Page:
If you have a young child, you’ve no doubt struggled with this: your toddler just doesn’t seem to be eating. He’s not sick, and he is active, but his appetite just doesn’t seem to be there. Should you worry?
Young children are notorious for going on “eating jags”. For several days, they will eat anything in sight it seems, and for several days after that, they’ll just pick at their food. With my first child, I obsessed over the amount of food she ate. I actually kept a mental diary of her food intake! I worried and fretted if she didn’t eat what I considered “enough”.
I discussed my concerns with my daughter’s pediatrician and found out several important things. Firstly, you should listen to what your child is telling you. If she’s not hungry, don’t force her to eat. It’s especially important to not feed your child junk food with the hopes of coercing her to get something in her stomach! Not only is it not healthy, but it can backfire. I’ve seen children who refuse to eat anything BUT junk food after their parents resorted to this strategy.
Secondly, it’s important to watch the amount of juice that your child drinks each day. My child’s doctor cautioned me about this quite often and finally, I asked her why. Some children will “fill up” on liquid calories. They’d rather drink juice(which is naturally sweet) instead of eating their meals. If you have a child like this, you may want to watch the amount of juice that you offer per day. Instead of offering plain juice to your toddler, you may wish to dilute the juice with water. I found that once I diluted the juice, my daughter’s interest in it faded. Once she stopped drinking so much juice, she began to eat more. My son is this way with milk: if given the choice, he’d rather drink milk and not eat.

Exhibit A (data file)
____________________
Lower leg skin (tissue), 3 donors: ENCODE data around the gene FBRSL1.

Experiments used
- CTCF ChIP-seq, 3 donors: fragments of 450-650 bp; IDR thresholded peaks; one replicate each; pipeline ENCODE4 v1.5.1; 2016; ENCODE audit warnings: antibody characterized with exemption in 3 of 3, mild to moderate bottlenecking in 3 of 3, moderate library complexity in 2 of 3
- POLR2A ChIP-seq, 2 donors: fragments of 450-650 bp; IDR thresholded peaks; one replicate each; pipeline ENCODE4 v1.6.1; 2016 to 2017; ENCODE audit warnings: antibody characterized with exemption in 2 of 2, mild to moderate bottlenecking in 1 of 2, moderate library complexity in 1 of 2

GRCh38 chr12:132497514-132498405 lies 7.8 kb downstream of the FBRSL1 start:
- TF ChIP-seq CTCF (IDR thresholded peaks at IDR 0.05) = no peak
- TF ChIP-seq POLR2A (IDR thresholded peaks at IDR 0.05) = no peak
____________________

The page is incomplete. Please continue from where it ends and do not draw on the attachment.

It’s also “normal” for toddlers to ask for one food over and over again. As long as your child is getting proper nutrition at other meals, I wouldn’t worry about this too much. My son is going through a toasted cheese stage right now. Every day for lunch, he wants a toasted cheese sandwhich. Based upon my experiences with his older sisters, I know that eventually, he will grow out of this stage. Because of my past experiences with my older children, I am not worrying about his toasted cheese habit too much. Of course, I make sure that he gets enough fruit and veggies and other good food during the day.
Of course, if you have any concerns about your child and his or her eating habits, you should check with your pediatrician. If your child is losing weight, you should also check with the pediatrician. Otherwise, take comfort in knowing that “this too shall pass”.